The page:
If chimpanzees and humans were hybridizing for over a million years after their 'split', this might imply that the early human lineage still maintained the 2n = 48 karyotype found among all the great apes (modern humans have 2n = 46). Such a speculation might also explain the apparent lack of hybridization found between modern humans and the very closely related extinct Neanderthals . If the population leading to the modern human lineage subsequently underwent a chromosomal fusion event, giving us our 2n = 46 karyotype, while the Neanderthal lineage retained 2n = 48, perhaps modern humans could not successfully interbreed with Neanderthals.
Back on firmer ground, a potentially messy split between humans and chimpanzees should not be surprising given other examples from the order Primates. Interspecies crosses and hybrids are very common among the Old World monkeys. For instance, the species Macaca arctoides may have formed by the hybridization of two other species, Macaca fascicularis and the species that gave rise to M. thibetana and M. assamensis . The different species of baboons, which initially split nearly two million years ago, regularly hybridize in the wild wherever their adjacent ranges meet , and almost all possible combinations of crosses are known. Fertile intergeneric hybrids are also known. In one case, the offspring of a Theropithecus gelada and a Papio hamadryas baboon subsequently produced offspring in a zoo setting and such hybrids are also known to occur naturally . Even more distant crosses between Papio hamadryas and Macaca mulatta have been purposely produced in captivity, but the resulting offspring, while healthy, were infertile . Thus, the potential hybridization of two newly split lineages, even if they belong to two different genera, should not be so shocking. What is more interesting is why lineages do not merge, rather than continuing on their own separate evolutionary trajectories.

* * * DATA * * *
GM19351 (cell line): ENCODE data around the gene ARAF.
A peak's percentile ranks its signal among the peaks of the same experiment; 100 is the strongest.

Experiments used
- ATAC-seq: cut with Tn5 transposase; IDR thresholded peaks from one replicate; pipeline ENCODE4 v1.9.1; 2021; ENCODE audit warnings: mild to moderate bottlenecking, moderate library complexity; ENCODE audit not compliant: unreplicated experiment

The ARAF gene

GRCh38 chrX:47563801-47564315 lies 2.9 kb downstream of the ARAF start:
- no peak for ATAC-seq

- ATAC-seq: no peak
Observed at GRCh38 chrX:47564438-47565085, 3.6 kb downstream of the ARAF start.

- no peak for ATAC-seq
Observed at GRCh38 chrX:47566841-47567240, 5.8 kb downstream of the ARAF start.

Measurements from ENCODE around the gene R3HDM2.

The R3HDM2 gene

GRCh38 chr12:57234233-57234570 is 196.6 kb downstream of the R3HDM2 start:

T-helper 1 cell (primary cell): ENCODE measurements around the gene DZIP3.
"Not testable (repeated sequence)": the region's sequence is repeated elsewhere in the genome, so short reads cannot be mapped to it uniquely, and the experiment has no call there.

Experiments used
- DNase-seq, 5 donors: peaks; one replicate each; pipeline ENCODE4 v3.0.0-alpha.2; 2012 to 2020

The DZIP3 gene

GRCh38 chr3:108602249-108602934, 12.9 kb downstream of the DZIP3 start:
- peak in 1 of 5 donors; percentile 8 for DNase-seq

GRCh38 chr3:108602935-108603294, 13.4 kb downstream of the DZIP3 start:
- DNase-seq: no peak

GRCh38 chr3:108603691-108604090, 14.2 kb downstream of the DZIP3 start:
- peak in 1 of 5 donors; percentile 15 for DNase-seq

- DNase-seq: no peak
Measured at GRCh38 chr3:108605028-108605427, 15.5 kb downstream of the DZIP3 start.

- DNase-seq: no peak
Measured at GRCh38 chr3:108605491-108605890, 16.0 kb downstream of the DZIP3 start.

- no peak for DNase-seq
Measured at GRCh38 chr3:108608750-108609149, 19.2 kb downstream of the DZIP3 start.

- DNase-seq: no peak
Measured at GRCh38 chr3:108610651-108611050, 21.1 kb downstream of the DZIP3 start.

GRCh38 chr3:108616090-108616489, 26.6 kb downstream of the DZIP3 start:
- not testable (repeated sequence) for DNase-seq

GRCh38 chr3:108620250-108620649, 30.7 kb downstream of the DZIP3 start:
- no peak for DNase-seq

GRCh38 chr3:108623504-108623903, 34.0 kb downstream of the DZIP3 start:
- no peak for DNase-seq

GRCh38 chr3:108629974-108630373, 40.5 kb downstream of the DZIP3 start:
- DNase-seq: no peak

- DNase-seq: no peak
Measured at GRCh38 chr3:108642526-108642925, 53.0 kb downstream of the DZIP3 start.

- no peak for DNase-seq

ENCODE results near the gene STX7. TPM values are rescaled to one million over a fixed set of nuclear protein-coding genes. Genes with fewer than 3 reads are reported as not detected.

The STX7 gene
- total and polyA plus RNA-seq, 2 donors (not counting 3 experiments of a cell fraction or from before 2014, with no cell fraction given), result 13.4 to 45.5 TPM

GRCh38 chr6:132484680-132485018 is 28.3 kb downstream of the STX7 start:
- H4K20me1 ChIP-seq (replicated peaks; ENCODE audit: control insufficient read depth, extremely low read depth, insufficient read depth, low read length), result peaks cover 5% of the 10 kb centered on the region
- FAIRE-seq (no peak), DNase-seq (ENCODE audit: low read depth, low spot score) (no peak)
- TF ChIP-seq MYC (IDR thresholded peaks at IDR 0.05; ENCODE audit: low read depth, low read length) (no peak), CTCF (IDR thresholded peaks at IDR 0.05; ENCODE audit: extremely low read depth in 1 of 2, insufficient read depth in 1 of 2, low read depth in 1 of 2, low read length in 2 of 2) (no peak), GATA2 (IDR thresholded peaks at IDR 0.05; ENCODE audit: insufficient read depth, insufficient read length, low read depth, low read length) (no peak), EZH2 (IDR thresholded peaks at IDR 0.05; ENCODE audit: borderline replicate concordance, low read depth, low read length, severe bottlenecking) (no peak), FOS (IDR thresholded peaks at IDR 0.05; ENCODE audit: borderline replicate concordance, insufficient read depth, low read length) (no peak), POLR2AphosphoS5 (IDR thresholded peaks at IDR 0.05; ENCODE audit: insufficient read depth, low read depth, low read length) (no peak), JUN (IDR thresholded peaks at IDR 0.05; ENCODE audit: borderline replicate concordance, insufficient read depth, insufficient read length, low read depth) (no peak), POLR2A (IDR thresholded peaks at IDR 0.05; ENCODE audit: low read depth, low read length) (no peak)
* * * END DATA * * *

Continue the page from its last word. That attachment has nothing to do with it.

The conclusions drawn from the analysis of Patterson et al.  now await testing with the completion of additional primate genomes. Sequencing of the genomes of a gorilla, orangutan, gibbon, baboon, marmoset and bushbaby is planned or in the works. However, improving on our theories of human evolutionary history also requires the continued discovery of new fossils and better ways of interpreting them. Inferences extrapolating backwards in time not only require fossils to calibrate the molecular clocks used, but can also be tested by the only hard evidence we have for ancient events, the bones and teeth of the ancestors we are hypothesizing.